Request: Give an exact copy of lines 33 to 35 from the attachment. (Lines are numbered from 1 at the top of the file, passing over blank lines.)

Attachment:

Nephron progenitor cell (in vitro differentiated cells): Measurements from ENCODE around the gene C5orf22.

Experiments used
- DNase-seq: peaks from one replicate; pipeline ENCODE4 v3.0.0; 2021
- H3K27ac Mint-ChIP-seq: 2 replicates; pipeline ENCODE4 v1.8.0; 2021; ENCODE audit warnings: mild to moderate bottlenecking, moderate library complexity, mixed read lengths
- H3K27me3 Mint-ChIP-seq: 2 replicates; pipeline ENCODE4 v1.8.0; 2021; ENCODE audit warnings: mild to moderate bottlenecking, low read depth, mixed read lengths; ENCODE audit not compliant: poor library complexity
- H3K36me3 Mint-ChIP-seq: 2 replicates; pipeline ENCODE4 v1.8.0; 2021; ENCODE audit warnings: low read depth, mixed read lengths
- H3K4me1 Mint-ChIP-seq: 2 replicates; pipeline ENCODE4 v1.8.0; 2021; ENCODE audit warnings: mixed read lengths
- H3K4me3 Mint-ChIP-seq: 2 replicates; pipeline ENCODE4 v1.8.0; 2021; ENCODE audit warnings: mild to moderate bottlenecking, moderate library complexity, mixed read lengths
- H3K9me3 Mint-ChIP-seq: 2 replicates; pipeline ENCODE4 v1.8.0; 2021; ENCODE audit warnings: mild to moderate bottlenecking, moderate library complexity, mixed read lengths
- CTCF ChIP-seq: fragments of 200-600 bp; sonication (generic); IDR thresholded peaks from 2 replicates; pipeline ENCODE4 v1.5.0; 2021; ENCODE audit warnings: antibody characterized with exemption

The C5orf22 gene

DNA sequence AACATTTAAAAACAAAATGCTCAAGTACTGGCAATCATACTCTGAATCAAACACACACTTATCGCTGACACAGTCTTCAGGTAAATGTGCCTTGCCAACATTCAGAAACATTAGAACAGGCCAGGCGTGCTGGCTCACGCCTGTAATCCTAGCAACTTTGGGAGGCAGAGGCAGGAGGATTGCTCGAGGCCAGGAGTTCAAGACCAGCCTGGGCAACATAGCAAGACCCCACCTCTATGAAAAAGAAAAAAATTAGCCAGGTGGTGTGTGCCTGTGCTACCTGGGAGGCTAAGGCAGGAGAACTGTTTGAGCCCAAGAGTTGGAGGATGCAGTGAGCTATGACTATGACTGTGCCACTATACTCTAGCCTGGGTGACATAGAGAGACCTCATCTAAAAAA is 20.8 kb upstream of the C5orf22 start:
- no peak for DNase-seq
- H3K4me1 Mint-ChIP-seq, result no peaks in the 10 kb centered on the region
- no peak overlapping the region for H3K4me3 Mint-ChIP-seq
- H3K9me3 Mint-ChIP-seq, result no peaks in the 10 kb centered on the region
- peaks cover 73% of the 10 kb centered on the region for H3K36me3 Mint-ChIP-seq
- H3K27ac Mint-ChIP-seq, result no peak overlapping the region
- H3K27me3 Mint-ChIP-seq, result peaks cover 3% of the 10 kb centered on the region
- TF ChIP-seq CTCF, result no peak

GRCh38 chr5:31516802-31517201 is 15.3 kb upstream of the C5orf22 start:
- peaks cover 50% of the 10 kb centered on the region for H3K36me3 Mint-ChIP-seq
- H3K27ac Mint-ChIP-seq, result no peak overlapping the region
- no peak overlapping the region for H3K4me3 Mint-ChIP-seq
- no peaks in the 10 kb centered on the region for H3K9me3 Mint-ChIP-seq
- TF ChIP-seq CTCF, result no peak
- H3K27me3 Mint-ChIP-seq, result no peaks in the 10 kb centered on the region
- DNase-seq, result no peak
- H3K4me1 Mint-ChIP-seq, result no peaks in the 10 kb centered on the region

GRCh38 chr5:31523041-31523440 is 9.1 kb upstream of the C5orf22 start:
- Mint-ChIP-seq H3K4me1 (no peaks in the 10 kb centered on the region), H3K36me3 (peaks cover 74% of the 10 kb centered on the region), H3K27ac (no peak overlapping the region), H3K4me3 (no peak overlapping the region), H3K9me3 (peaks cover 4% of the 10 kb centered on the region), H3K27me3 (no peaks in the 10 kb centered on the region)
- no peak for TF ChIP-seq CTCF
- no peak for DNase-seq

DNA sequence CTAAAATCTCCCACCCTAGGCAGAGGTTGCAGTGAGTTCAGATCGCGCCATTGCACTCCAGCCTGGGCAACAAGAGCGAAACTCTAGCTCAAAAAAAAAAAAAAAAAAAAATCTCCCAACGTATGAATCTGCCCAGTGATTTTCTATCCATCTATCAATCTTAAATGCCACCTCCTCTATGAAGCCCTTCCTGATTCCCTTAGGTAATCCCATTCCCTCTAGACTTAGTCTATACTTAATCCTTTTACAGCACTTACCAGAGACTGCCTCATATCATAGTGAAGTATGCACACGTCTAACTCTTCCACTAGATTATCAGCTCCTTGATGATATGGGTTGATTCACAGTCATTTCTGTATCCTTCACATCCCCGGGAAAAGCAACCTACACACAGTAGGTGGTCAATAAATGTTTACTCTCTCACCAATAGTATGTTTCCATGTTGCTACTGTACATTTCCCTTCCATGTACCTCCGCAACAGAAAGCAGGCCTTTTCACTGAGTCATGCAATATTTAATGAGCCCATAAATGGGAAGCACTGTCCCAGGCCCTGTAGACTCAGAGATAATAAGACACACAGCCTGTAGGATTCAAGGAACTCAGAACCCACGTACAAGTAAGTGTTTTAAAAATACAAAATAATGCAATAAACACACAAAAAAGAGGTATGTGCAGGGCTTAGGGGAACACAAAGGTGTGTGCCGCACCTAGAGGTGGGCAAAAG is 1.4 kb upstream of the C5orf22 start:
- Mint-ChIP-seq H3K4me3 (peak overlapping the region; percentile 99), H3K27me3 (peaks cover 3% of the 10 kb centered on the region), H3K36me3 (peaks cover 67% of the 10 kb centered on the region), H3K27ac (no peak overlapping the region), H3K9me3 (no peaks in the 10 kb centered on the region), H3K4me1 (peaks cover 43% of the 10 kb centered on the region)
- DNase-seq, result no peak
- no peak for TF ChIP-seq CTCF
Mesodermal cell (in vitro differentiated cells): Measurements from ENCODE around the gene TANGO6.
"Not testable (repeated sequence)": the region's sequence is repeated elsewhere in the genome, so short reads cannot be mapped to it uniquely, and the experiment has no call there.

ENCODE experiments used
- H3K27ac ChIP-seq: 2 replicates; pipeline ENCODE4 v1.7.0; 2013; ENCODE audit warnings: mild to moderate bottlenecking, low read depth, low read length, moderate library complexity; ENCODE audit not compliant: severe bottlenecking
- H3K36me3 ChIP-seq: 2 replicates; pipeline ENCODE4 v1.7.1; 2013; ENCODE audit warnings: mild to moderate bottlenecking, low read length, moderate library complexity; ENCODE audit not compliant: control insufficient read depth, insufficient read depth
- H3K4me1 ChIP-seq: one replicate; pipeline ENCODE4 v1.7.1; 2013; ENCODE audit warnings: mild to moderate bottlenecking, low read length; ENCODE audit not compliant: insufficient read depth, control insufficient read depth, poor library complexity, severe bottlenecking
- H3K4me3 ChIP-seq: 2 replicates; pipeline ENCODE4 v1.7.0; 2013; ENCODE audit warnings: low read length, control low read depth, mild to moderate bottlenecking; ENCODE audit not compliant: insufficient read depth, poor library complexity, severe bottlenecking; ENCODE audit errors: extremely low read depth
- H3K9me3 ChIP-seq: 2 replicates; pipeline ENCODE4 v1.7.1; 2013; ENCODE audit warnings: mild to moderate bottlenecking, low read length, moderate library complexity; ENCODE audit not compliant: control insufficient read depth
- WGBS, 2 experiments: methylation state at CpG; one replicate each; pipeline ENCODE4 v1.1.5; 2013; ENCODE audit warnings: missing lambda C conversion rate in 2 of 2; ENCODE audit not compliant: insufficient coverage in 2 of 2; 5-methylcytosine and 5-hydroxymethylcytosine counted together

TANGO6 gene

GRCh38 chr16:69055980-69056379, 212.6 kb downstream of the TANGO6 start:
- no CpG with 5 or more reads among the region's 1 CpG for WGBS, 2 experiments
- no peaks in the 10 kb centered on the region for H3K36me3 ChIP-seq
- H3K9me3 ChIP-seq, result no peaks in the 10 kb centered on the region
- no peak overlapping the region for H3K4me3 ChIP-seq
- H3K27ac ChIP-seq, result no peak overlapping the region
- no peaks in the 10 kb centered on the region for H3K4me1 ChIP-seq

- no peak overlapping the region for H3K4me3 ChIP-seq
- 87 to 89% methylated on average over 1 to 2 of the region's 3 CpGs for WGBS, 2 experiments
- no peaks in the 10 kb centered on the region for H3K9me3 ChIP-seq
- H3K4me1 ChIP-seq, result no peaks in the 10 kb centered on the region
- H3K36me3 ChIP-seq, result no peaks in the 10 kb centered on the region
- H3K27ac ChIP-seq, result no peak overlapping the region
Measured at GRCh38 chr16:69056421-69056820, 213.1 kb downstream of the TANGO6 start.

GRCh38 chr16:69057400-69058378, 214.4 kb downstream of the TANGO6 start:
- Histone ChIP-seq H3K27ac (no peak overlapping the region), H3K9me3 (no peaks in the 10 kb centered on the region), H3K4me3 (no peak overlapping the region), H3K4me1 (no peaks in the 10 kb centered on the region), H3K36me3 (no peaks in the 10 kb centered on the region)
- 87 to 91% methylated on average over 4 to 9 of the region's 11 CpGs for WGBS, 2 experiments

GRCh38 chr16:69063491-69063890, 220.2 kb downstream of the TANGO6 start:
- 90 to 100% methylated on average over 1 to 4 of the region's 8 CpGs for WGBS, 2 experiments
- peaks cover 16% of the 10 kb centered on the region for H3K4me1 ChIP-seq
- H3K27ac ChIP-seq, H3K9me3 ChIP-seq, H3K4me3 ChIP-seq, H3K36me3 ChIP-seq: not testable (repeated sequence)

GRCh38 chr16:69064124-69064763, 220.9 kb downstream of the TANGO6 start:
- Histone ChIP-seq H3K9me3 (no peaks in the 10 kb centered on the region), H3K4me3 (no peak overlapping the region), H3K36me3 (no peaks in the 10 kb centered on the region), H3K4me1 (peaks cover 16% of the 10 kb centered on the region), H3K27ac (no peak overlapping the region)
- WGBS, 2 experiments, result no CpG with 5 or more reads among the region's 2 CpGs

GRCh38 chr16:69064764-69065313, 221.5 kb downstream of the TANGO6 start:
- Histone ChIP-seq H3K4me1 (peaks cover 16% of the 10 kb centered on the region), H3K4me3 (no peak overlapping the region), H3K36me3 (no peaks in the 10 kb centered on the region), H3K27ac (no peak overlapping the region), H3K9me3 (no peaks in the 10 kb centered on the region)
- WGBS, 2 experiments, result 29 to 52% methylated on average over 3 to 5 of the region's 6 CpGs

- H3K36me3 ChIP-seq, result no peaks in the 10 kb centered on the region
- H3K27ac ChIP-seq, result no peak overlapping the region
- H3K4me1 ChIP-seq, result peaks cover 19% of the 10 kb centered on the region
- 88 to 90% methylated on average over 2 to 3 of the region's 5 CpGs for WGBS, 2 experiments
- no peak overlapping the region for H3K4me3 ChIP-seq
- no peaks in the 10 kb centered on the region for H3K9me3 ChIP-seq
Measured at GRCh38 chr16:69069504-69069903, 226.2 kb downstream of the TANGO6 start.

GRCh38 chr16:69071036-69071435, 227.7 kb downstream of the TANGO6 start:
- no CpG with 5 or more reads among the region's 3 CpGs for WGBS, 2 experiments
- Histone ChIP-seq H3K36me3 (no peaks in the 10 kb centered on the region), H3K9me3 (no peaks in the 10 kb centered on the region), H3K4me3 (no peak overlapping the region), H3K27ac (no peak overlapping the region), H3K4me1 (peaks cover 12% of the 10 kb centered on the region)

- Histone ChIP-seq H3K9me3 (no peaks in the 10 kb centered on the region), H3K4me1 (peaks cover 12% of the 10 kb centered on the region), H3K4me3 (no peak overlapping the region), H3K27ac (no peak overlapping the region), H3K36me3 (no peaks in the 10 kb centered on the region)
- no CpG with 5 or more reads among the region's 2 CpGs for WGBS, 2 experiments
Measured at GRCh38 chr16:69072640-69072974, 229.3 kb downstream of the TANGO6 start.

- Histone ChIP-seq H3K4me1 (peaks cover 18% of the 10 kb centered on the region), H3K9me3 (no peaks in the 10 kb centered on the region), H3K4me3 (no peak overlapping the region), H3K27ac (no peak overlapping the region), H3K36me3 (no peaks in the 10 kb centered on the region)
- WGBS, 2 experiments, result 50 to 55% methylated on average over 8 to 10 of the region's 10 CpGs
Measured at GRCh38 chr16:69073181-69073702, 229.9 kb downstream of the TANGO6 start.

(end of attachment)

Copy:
- no peak for DNase-seq

DNA sequence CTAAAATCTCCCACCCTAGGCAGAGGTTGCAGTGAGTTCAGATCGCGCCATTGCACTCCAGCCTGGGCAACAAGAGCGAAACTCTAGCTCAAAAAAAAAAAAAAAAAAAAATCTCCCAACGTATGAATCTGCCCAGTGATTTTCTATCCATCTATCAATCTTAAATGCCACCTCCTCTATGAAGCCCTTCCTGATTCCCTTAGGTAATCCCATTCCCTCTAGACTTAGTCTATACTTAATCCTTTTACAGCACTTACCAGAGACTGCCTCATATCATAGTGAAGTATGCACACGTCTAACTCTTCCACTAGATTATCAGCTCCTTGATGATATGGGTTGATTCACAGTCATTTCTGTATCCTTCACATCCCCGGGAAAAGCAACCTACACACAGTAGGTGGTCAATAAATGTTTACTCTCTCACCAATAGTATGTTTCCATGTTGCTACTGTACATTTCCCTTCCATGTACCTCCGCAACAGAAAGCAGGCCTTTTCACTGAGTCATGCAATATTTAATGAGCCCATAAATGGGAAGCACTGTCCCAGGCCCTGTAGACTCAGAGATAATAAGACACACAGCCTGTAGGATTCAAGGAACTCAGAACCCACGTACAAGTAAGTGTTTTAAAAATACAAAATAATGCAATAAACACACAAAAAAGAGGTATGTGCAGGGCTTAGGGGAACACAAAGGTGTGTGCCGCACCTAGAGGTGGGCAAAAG is 1.4 kb upstream of the C5orf22 start:
- Mint-ChIP-seq H3K4me3 (peak overlapping the region; percentile 99), H3K27me3 (peaks cover 3% of the 10 kb centered on the region), H3K36me3 (peaks cover 67% of the 10 kb centered on the region), H3K27ac (no peak overlapping the region), H3K9me3 (no peaks in the 10 kb centered on the region), H3K4me1 (peaks cover 43% of the 10 kb centered on the region)